In your New York Times wedding announcement, you’re quoted as saying, “Being a writer is both your job and your passion.” How early did it become your passion and what advice can you give to others about making it your job?
Writing is hard, and making a living at it is harder. You have to really love it; that’s what I meant in that quote. I don’t think of it as a passion, to be honest. It’s just what I do. It’s what’s always felt natural—from drawing comic books in elementary school to printing music zines in high school. And I always had goals. When I got my first reporter job, I decided I wanted to work at The New York Times. At my second reporter job, I decided I wanted to be a columnist. Neither came true, but after a few rounds of this, I developed a way of thinking that helped me succeed, and perhaps it can help others as well. Here it goes: Don’t think about your destination; think about your skillset.
I took a job at Boston magazine. I didn’t care about Boston, but I knew I’d learn to be a magazine writer. I took a job at Men’s Health. I didn’t care about health, but I knew I’d learn a kind of magazine editing called “packaging.” Then I went to Fast Company. I’d never read the magazine, to be honest, but I knew I could learn to be a long-form editor there. And so on. At every job, I focus on what skills I’m deficient in and what I can learn—because that, more than anything else, will enable me to keep succeeding in a fast-changing media world, where you need to be multi-skilled to survive.
You’ve written articles about topics as varied as sex, selfies, germs on flip flops, ham radio and Hanson. Which one did you enjoy researching and writing the most?
When I started in journalism, I thought I’d enjoy having a beat. But I discovered that I get bored covering the same subject too long. However, I never get bored of writing a certain style of story, which is this: I love stories about things that at first seem weird or funny or un-serious, but that, if you’re willing to spend the time taking them seriously, turn out to be revelatory in some way. I always look for those stories, no matter the subject.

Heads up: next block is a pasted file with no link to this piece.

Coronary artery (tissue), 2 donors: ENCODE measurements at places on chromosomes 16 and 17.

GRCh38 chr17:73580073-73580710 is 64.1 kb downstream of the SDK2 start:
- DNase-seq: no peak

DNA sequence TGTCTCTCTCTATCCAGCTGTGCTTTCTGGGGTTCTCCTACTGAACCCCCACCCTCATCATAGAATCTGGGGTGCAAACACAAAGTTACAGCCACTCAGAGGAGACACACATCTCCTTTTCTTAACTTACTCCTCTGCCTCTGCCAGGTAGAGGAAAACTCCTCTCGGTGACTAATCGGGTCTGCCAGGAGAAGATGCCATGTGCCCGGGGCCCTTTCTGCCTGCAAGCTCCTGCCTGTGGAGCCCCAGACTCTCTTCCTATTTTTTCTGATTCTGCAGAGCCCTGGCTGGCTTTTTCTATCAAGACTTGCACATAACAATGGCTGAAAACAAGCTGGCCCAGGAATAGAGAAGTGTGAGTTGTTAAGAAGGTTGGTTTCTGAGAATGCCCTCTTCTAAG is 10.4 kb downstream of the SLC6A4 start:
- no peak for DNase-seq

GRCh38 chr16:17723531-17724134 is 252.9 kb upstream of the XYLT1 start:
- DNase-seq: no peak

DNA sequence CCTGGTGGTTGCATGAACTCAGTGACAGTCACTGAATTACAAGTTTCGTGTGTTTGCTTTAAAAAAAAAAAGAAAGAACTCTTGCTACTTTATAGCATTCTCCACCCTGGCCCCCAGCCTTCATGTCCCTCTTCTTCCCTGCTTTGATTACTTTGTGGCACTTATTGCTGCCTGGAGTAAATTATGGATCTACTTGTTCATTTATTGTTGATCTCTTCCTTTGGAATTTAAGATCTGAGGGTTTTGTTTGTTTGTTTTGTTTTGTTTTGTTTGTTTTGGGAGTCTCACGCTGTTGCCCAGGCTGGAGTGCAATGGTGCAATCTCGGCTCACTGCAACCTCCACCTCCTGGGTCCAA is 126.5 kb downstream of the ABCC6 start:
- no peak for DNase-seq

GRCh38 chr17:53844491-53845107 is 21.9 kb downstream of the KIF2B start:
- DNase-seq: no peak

Do you think entrepreneurship will still look the same in 20 years as it does now, or will a shifting economic landscape in the U.S. and abroad change its nature?
There’s an explosion of entrepreneurship today — both in terms of the numbers of businesses that people start, and the number of people who identify as entrepreneurs. That, I think, is the result of our economy. Large companies are shedding employees, and we’re moving away from a world of predictable careers. People want to control their own futures. In a generation from now, of course, our economy could look very different once again, and people will react accordingly. Tools and technology will certainly change. Government policy will change. But some things don’t change: Entrepreneurs are daring visionaries that alter our world — they were before, and they will continue to be. The only question is, what will they be responding to next?
If you had to make an educated guess, from where do you think the next Big Idea is coming?
In the 1800s, New York City was in a full-blown horse manure crisis. Horses were the main mode of transportation, and were producing hundreds of tons of poop every day. It stunk. It caused health problems. It was awful. The greatest innovators of the day couldn’t solve the problem, though. Know what did? Cars — a technology that wasn’t designed to eliminate horse manure, but did exactly that. We can never know where the next great innovation will come from, or, for that matter, how it will ultimately improve our world. I’d be foolish to guess. But that’s what makes covering business so exciting. Every day, I hear from people with big, ambitious ideas, and I think: That’ll either fail, or change everything. The best I can do is encourage everyone to keep trying.